No evidence of Russian Ukraine troop pullback: Nato

NATO Secretary General Anders Fogh Rasmussen gives his monthly press conference on May 19, 2014 at the Residence Palace building in Brussels. Mr Rasmussen said on Monday he had seen no proof of Russian troops withdrawing from the border with Ukraine
NATO Secretary General Anders Fogh Rasmussen gives his monthly press conference on May 19, 2014 at the Residence Palace building in Brussels. Mr Rasmussen said on Monday he had seen no proof of Russian troops withdrawing from the border with Ukraine after President Vladimir Putin announced an end to exercises and return to bases. -- PHOTO: AFP

BRUSSELS (AFP) - Head of Nato Anders Fogh Rasmussen said on Monday he had seen no proof of Russian troops withdrawing from the border with Ukraine after President Vladimir Putin announced an end to exercises and return to bases.

"Unfortunately, we have not seen any evidence at all that Russia has started withdrawal," Mr Rasmussen said, noting this was Mr Putin's third such statement on the troops, which Nato estimates number around 40,000.

On each occasion, "we have not seen any withdrawal," he said, adding that such a move would be an "important contribution to de-escalating the crisis".

Mr Putin ordered his troops back to barracks in a move some took to signal a readiness to ease tensions ahead of crucial presidential elections in Ukraine on Sunday. The Russian strongman has also demanded the Kiev government halt military operations against pro-Kremlin rebels in the country's east.

The presence of Russian troops on the border has stoked serious concern after Russia annexed the Crimea peninsula in March and appeared ready to intervene to support other pro-Moscow separatist groups.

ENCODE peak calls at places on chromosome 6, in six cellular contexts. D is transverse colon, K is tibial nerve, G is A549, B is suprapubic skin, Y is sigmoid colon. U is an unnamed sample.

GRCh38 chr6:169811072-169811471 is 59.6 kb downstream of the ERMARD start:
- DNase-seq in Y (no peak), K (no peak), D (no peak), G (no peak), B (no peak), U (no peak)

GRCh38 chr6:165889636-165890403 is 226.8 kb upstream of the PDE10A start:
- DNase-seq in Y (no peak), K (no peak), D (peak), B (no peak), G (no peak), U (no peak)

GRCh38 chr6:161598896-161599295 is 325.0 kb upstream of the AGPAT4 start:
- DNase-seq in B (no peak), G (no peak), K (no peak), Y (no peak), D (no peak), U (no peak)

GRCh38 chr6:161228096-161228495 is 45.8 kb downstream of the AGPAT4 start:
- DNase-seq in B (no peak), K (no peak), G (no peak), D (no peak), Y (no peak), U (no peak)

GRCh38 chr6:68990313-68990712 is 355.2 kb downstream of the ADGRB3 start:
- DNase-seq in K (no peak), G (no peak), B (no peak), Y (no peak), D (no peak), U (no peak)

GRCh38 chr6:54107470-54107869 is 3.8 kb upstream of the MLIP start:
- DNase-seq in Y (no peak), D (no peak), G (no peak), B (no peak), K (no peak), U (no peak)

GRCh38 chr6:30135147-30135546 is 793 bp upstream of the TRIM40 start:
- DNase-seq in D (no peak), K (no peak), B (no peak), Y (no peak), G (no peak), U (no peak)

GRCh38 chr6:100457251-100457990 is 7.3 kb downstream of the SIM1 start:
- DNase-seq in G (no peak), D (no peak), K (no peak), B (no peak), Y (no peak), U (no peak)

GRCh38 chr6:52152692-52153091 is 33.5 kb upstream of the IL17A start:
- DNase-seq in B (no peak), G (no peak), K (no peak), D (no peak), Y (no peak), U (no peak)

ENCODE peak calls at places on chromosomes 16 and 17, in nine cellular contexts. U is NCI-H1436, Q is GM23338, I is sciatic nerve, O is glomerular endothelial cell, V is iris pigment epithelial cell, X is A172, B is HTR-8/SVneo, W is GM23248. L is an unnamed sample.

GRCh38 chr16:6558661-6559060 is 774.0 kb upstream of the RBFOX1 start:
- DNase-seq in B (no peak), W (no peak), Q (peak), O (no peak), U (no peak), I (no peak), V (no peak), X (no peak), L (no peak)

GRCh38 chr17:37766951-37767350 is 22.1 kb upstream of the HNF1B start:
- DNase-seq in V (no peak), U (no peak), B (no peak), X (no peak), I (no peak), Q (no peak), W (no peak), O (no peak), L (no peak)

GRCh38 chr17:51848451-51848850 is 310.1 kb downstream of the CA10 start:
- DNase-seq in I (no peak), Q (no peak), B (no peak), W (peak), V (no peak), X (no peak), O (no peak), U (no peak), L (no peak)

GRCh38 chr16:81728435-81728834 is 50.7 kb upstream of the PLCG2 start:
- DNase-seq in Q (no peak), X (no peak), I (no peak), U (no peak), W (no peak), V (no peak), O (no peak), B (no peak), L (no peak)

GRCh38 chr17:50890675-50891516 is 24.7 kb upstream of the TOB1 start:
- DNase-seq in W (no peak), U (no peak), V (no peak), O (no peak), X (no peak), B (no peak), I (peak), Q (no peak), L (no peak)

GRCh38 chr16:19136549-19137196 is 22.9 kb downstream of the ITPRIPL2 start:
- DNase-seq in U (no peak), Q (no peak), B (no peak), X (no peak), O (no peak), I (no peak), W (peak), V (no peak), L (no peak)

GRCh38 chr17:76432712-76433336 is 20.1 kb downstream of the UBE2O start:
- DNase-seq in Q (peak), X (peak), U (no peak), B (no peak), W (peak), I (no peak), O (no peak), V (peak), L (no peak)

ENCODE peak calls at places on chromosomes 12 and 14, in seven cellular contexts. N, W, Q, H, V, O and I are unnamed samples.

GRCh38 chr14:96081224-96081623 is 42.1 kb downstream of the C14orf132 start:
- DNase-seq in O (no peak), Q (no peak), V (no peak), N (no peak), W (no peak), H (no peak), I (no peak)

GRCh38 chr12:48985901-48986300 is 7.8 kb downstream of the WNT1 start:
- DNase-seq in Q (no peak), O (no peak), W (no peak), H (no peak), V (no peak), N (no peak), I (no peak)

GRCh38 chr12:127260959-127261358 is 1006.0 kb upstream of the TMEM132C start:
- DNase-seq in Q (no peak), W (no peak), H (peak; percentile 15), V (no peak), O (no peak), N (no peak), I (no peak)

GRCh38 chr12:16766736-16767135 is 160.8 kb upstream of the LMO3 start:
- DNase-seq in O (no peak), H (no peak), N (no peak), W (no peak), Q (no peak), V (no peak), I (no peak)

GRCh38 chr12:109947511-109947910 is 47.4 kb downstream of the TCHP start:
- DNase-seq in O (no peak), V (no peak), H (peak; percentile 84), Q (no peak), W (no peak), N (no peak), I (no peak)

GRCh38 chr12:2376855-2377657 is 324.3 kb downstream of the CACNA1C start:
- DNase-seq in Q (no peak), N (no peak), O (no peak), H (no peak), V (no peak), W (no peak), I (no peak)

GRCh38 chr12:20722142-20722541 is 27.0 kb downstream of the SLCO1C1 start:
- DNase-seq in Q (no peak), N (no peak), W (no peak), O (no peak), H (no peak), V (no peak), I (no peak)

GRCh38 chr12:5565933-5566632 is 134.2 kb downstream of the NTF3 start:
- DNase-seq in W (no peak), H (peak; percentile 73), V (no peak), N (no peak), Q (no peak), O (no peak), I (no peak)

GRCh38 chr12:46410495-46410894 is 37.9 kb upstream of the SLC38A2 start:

Mr Rasmussen told a briefing that Russian actions in Ukraine had brought about "a completely new security situation in Europe" after 20 years in which Nato had seen no "imminent threat."

"Now we have seen that Russia reserves the right to intervene... it is not just words ... (and) we have to adapt accordingly," he said.

In response to this "more dangerous" state of affairs, he urged Nato member states to halt cutbacks and instead live up to commitments to spend more on defence.

The military alliance will take up this issue at their next summit in September in Britain, he added.

Mr Rasmussen also called on Russia to support Ukraine's weekend presidential elections as the best hope of finding a political solution. There are doubts over whether poll will be held in the east of country and what impact this will have on the validity of the overall vote.

"Russia should demonstrate a clear will to let the elections go forward so they produce a (clear and fair) result," he said.